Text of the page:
|Changing parameter values for indicators|
What do the different parameter values really mean to the trader?
Most of us have heard this from someone in our trading past: "You should really use this parameter, it really works." But why? And what do those parameter changes really mean? How does altering these numbers make such a difference? And if you talk to enough traders you end up with an equal number on both sides of the fence. So, in this issue we are going to do our best to explain what these parameters really mean.
Quick overview of the Relative Strength Index (RSI)
The RSI was first published by Welles Wilder Jr. in 1978. His book, New Concepts in Technical Trading Systems, is a must read for any technical trader.
The RSI is an indicator that measures the changes between the higher and lower close prices. These price differences are plotted on a scale from 0-100. (For more details read report on RSI)
The formula to RSI:
It's that 'n' that people keep changing. But what number should you put in? And what is the difference? First, the 'n' represents the number of trading days to be used in the calculations. RSI-14 means there are 14 trading days used in the calculation, and RSI-10 means there are 10 trading days in the calculation and so forth. In actuality, you could put in whatever number you wanted, but changing that number has a dramatic effect on when and if signals occur.
Originally, Welles Wilder Jr. used the 14-day RSI (half a lunar cycle). This was later changed by traders to 10 days (which allows for weekends) and is exactly two weeks. The 14 -day RSI is almost three weeks (there are five trading days per week).
In my opinion, the power of technicals has more to do with the ability to alter these parameters to fit the time frame that suites your trading style, and less to do with the fact that it takes the moon 28 days to circle the earth or because 10 days fit into two business weeks.
Parameters should be based on your trading time frame. A short-term trader needs a more sensitive indicator, using smaller numbers while a long-term trader can use a larger number of trading days in their formula.
To figure out what parameter fits, you need to answer the following questions:
It is important to note that you should test new parameters or indicators with a risk-free paper trading technique or try it in conjunction with your current trading system.
Examples of the different RSI's
The DJIA and the RSI-10 and RSI-14
The DJIA and the RSI-10 and RSI-21
Quick overview of stochastics
The stochastic indicator, developed by Dr. George Lane, is a momentum oscillator that can warn of strength or weakness in the market -- often well ahead of the final turning point. It is based on the assumption that when a stock is rising it tends to close near the high and when a stock is falling it tends to close near its lows.
There are two types of stochastic formulas in practice today. The original stochastic is sometimes referred to as the "fast" stochastic to differentiate it from the "slow" stochastic. Some traders feel the fast stochastic %K line is too sensitive and, to improve their analysis, they replace the original %D line with a new slow %K line. The new slow %D line formula is then calculated from the new %K line. The result is a pair of smoothed oscillators that some traders believe provide more accurate signals.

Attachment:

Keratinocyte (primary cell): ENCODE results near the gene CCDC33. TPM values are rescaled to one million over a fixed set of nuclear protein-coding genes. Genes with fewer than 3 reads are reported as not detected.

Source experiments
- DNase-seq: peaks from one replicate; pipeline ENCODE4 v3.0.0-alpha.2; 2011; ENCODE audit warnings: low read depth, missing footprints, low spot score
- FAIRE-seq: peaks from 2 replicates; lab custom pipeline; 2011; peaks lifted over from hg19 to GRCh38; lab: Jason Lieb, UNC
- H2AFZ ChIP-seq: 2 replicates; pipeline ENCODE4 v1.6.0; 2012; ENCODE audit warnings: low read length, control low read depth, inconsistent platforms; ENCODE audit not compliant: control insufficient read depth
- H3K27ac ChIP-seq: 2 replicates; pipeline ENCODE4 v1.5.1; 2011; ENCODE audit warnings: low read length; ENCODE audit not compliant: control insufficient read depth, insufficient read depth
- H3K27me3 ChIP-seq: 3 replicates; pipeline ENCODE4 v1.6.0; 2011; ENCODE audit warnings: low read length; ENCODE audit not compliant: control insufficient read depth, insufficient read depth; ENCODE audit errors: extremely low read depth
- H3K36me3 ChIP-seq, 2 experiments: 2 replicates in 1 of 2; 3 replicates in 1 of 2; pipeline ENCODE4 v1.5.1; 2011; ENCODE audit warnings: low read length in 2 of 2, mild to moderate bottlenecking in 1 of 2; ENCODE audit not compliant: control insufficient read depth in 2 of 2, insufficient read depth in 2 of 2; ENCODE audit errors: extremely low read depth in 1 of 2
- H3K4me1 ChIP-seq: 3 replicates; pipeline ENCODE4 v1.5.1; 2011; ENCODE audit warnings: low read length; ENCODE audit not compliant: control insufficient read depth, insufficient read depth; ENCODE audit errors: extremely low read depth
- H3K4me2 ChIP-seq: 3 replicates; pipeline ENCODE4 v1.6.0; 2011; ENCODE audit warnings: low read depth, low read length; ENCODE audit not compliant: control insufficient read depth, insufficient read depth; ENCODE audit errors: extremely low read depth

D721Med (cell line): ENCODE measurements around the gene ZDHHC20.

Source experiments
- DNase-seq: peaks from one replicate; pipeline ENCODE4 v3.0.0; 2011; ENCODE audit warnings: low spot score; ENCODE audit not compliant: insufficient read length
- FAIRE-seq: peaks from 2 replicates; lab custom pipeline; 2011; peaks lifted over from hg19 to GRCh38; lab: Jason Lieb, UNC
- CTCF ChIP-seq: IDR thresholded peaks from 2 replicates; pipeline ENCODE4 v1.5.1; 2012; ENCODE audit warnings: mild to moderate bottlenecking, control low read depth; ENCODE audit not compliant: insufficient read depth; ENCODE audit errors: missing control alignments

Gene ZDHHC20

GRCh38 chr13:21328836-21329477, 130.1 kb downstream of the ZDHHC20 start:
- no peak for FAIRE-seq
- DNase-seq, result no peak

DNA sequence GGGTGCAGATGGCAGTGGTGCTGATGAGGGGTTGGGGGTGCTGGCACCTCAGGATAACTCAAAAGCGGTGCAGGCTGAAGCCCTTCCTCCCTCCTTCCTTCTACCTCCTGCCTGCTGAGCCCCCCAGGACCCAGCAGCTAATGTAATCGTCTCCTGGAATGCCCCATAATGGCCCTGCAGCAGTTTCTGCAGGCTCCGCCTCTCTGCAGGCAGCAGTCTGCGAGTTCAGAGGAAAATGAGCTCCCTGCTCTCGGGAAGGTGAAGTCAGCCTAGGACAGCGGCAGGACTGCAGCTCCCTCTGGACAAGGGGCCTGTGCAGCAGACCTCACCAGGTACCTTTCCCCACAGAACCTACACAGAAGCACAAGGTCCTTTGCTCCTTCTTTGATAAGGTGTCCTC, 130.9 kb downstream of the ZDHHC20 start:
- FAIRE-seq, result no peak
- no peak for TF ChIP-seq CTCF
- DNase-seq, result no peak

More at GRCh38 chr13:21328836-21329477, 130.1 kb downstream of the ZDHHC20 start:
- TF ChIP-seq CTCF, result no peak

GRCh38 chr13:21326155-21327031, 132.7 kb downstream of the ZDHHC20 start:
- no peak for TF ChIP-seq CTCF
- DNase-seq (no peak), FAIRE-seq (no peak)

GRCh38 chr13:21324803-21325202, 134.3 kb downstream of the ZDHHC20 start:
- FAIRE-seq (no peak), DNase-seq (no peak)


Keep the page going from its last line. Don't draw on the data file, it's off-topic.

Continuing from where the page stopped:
The slow stochastic is an excellent example of where the strength of parameters can be seen. In the following example I have chosen a 9,3,3 and 21,9,9.
The first number represents the period, this is the time frame which is used to find the highest high and the lowest low (within the last X days, the X is the period). The second number is the moving average to be used in the formula and the third number is the %D.
Once again, the lower the numbers, the more sensitive the indicator becomes to recent events. Larger numbers smooth out the line. This can be seen most easily when comparing a short slow stochastic parameter setup and a long slow stochastic parameter setup.
Examples of the different slow stochastics
The DJIA and the slow stochastic 9,3,3 and 21,9,9
The general rule of thumb with the RSI, slow stochastic or any indicator/oscillator, is that when you increase the parameter, the indicator "smooths out." Larger numbers for parameters make the indicator less sensitive to recent moves and the longer-term trend is more apparent. When you decrease the parameter value, the indicator becomes more sensitive to the recent price moves and allows the trader to react more quickly. The shortfall to this is that the indicator no longer shows the longer-term trend well and may report signals during a correction rather than a breakout (which are what some short term traders are looking for).
TIPS & TECHNIQUES - Using this combination of indicators
The RSI and stochastics work best with a complementary indicator. According to Bollinger, one of the biggest mistakes in technical analysis is the multiple counting of the same information. For example, using different indicators all derived from the same series of closing prices to confirm one another. So always be aware of what an indicator uses for it's calculations and keep a balanced system.
This is not to say that using two of the same type indicator with different parameters isn't helpful. There are quite a few systems that rely on the crosses of multiple identical indicators (for example: the 5 & 20 moving average cross).
In the stochastics indicator example, using both parameter settings can give the trader an edge by identifying both the short-term moves and the long-term trend. Use the parameter 21,9,9 to trade only the major uptrend and use 9,3,3 to swing trade within the uptrend.